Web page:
Monday, June 24, 2013

Keep Camellias Blooming - A Guide To Preventing Bud Drop

words and images by Lynsey Hughes

MY last house came flanked with a divinely tall, mature Camellia japonica specimen which thrived in the shade of a two-storey neighbour and produced a stunning carpet of candy- pink blooms each winter. All this buddy love without a single scrap of attention from moi!

Opening Bud Stage 1
Bud Opening Stage 2
Bud Opening Stage 3

Fast-forward to my current abode and you’ll see me hovering, gloved-fingers crossed, over a stubby, shrubby as-yet-unidentified Camellia, waiting for the first tight bud to reveal her winter petals.

Last year I was bitterly disappointed in this little woody shrub, which survives on the edge of a bed filled with tree stumps; the remnants of shade long gone, and no doubt a contributing factor in the pathological rate of bud-drop we experienced last winter.

Bud failing to open
It started out with such promise, too. Branches from top to bottom, were laden with scores of tiny green orbs which developed long enough for a small burst of pink hue to peep through only to drop to the ground or stagnate on a branch until brown and crisp. Aghast, I consulted gardening friends, the internet and pored over countless reference books to find a clear answer to the rather common problem of Camellia bud-drop, also called bud-balling.

It seems the causes are largely unknown, but a few common themes appear: lack of water, too much water, too much sun, too many buds, incorrect soil pH levels and the plain ol’ fact that some types, like formal doubles, are just more susceptible. Among the practical tips gathered (see below), all except number three were carried out last Spring. It’s been a slow drum roll so far, but it’s almost showtime. My bud clusters are looking plump, green and encouragingly healthy. A couple have burst their barriers, but only time will tell if we’ll be rewarded with a much-wished for explosion of blooms.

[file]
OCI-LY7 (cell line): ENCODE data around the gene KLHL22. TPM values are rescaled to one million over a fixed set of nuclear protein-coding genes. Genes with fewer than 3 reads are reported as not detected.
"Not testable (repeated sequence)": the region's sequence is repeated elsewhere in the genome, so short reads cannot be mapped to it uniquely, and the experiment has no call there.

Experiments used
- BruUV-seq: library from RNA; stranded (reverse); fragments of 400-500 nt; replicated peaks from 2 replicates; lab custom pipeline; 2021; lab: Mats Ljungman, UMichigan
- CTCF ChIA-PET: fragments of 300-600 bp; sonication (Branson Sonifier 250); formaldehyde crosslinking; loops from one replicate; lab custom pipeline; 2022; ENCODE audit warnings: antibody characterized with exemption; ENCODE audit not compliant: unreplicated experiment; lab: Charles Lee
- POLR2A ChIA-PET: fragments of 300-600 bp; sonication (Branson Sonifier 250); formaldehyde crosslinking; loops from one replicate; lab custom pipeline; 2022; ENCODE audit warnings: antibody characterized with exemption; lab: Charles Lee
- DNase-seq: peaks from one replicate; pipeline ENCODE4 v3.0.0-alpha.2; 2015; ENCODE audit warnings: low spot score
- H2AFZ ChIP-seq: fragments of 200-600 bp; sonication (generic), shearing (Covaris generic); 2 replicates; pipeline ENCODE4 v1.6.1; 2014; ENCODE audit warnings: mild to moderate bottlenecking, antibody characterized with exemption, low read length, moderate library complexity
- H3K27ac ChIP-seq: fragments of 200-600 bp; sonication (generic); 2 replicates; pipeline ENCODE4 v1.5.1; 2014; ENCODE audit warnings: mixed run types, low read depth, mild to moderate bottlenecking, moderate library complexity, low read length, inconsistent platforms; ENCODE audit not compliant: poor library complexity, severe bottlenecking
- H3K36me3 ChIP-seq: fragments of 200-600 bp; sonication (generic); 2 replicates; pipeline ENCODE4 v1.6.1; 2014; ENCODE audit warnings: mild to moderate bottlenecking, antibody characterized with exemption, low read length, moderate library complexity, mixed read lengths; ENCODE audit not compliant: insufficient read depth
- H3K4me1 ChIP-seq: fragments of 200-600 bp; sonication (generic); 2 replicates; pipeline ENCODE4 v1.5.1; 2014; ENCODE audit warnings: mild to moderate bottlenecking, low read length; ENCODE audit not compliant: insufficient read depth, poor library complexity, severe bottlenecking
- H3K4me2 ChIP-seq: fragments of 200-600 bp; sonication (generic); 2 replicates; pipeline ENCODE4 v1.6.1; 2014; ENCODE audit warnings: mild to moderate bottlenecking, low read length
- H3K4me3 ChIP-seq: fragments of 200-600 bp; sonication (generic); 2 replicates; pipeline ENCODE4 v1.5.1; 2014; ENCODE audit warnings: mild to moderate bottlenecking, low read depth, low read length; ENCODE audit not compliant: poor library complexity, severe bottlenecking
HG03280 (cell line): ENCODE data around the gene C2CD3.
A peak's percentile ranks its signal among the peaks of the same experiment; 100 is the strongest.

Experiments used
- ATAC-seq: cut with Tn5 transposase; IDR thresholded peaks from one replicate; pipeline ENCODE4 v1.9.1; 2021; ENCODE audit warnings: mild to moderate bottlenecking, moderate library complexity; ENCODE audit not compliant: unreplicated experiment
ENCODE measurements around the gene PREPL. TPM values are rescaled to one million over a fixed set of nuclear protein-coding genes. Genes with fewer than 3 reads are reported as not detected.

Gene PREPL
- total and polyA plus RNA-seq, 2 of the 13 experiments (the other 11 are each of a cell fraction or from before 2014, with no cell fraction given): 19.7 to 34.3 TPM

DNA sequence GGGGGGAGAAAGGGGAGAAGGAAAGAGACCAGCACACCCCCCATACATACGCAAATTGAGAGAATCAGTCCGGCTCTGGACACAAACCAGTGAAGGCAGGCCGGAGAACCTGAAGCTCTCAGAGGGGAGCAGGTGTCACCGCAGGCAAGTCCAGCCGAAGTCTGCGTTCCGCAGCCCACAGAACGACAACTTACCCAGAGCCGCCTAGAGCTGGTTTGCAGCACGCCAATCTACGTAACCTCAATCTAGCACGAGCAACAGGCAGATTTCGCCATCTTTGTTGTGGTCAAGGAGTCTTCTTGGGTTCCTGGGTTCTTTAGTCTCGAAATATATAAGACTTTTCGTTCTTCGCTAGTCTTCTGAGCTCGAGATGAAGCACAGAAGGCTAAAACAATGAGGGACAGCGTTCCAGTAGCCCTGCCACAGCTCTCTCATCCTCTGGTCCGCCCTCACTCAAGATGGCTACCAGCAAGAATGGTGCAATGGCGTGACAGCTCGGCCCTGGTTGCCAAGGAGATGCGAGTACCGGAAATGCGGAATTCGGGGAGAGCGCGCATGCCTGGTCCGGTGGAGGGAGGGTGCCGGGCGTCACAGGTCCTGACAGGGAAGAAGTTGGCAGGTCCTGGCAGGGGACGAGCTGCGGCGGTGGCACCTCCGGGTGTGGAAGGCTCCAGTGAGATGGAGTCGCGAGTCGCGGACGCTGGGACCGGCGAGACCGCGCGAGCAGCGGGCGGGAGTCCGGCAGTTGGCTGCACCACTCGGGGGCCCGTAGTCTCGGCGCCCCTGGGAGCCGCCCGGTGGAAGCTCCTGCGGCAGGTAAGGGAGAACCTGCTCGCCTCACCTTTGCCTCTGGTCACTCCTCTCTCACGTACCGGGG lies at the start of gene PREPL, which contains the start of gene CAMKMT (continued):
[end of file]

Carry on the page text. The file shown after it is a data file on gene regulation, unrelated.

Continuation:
Six Tips To Combat Camellia Bud-drop

1. Pinch out buds by one-third in Spring. Over-production of buds can dilute plant resources, resulting in no beautiful singles, doubles or anemones unfurling. Best to reduce the number of buds at the early stage to ensure the lucky survivors receive adequate nutrients.

2. Ensure soil never dries out. Buds need coaxing with an adequate supply of water to see them flower. Maintain constant moisture during Summer while buds are developing. During the flowering season, heavily budded plants should be soaked well and often - once a week, especially if rainfall is low.

3. Provide enough shade. Avoid direct early morning sun in Winter to prevent dewy buds from burning and perishing. Remember, most Camellias hail from a woodland environment. 

4. Prune dead wood and any crossing branches that restrict internal air flow. It’s basic shrub management to stop pests and disease taking hold. Remove spent flower heads at the end of each season.

5. Ensure soil pH is slightly acidic, between 5.5 and 6.5, by using a soil testing kit. Lower pH with applications of ammonium sulphate, commonly found in specialty Camellia fertilisers. Throughout the year, sprinkle used tea leaves (Camellia sinensis) at the base to provide a boost of tannic acid. Or better yet feed with a Camellia and Azalea fertiliser for the best results. We have a range available at Four Seasons Nursery

6. Mulch with old compost in Spring to keep roots cool and well fed. 

Tea leaves are harvested from the Camellia sinensis, 
 and can be fed to your growing camellia.

Fast Facts
NAMED after amateur botanist and Moravian Jesuit Priest, George Kamel, who surprisingly never laid eyes on the species, Camellias grow wild in Japan, parts of China, the Himalayas and Indo-China.

Commonly cultivated in the West as ornamental shrubs and trees, it was the tea variety, Camellia sinensis that was first taken from China by the British to colonial India over 200 years ago.

They love cool, moist roots and slightly acid soil. The darker the flower, the more sun it can handle, especially the `ideal for hedging’ sasanqua varieties. 

Happy Planting


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